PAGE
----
If you are reading this, you are doing what Ed Bray couldn’t for more than four decades.
Bray, 89, served in World War II, fought at Normandy on D-Day and earned a slew of medals he proudly displays at his residence in Cookson, Okla.
But none of those accomplishments lightened a burden he carried his whole life: illiteracy.
The former soldier managed the minefield of embarrassment expertly.
While working a civilian job at an Air Force base until his retirement, he had a buddy assist him with paperwork. His wife of 62 years managed his handicap at home until her death four years ago.
Change was sought time and time again. But attempts to solve the the problem always ended with either Bray or the good Samaritan throwing up their hands in exasperation.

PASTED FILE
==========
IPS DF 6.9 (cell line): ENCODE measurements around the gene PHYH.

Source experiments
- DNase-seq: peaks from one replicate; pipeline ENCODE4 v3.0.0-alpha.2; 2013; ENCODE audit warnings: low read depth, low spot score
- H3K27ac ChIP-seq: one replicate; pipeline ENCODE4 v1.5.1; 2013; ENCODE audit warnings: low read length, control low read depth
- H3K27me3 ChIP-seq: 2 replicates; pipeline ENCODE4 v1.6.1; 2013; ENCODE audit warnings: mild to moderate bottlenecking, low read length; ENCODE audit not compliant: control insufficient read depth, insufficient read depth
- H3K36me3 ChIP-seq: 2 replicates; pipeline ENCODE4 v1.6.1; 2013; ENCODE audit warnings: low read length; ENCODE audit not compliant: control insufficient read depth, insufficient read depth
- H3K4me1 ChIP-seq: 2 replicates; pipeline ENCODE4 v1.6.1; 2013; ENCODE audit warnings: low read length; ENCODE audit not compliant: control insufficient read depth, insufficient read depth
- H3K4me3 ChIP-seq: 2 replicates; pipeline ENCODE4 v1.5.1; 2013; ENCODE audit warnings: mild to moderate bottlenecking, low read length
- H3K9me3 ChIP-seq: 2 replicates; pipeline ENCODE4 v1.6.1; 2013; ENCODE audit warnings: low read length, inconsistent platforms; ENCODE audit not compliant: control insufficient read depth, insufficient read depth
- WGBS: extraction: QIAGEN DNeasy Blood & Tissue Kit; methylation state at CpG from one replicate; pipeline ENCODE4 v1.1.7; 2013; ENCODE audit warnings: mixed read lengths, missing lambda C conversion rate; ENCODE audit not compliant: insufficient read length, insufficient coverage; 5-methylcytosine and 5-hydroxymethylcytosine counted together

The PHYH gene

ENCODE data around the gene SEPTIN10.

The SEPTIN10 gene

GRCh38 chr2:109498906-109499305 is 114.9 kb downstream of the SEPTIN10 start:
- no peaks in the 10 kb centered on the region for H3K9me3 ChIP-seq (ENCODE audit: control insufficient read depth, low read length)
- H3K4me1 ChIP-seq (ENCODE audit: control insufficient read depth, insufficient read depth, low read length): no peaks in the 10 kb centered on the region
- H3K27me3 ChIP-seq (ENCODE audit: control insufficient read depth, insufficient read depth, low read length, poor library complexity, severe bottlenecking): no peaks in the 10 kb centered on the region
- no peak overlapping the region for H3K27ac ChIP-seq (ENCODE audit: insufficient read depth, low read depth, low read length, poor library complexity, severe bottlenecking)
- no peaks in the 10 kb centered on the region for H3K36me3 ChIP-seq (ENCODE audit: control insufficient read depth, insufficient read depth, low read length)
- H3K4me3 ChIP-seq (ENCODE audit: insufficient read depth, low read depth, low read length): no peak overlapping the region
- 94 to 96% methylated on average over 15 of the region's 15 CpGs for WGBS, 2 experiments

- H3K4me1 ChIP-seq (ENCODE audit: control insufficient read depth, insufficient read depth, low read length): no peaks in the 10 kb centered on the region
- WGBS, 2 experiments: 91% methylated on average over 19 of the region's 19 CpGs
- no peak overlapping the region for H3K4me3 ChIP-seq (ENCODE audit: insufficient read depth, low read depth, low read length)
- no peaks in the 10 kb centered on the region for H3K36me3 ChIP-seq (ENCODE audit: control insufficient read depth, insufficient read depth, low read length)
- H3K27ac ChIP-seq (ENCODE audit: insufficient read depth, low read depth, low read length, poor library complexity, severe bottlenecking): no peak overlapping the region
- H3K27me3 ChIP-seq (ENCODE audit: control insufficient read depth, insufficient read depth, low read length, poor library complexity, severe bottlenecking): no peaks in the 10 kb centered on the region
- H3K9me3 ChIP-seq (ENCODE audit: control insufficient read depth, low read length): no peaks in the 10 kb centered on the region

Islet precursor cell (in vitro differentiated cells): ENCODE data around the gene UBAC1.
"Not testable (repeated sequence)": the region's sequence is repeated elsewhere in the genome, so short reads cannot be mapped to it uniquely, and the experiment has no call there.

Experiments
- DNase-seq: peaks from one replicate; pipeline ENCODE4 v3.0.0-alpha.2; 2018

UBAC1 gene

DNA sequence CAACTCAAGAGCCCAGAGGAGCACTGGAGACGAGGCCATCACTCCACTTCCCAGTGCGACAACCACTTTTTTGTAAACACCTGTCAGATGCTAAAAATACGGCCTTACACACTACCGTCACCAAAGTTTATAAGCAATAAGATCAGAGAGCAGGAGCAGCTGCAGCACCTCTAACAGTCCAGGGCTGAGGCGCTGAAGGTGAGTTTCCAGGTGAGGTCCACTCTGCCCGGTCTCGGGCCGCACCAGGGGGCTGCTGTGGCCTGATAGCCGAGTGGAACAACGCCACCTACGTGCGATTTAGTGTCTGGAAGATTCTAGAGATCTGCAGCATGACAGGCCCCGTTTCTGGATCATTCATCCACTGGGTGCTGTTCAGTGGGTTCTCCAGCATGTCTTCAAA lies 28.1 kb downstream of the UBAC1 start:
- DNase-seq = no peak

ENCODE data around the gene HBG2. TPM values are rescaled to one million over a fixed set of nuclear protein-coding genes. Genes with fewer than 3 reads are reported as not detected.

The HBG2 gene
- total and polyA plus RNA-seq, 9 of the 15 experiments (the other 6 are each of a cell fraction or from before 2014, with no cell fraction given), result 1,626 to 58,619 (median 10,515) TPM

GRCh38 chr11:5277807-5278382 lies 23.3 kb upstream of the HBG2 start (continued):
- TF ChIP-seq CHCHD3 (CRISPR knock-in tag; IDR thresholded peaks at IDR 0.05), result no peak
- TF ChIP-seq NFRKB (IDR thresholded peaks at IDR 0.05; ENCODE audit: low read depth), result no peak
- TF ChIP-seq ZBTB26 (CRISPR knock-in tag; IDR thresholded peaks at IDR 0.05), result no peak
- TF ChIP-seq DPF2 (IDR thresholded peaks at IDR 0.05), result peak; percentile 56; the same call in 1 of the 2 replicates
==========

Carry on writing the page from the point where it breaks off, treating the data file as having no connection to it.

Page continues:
That is until Tobi Thompson came along.
A professor at nearby Northeastern State University, Thompson hit the tutorial ground walking, starting first with conversation before morphing into flash cards. Ultimately, Bray conquered his fear.
Now, he reportedly reads at the sixth-grade level, walking library aisles with a bounce in his step. Bray even relishes Karaoke.
God bless him.
My eyes welled up when I saw this piece on CBS This Morning.
I wanted to retell it. So people like you — and the long-suffering Ed Bray — could read it.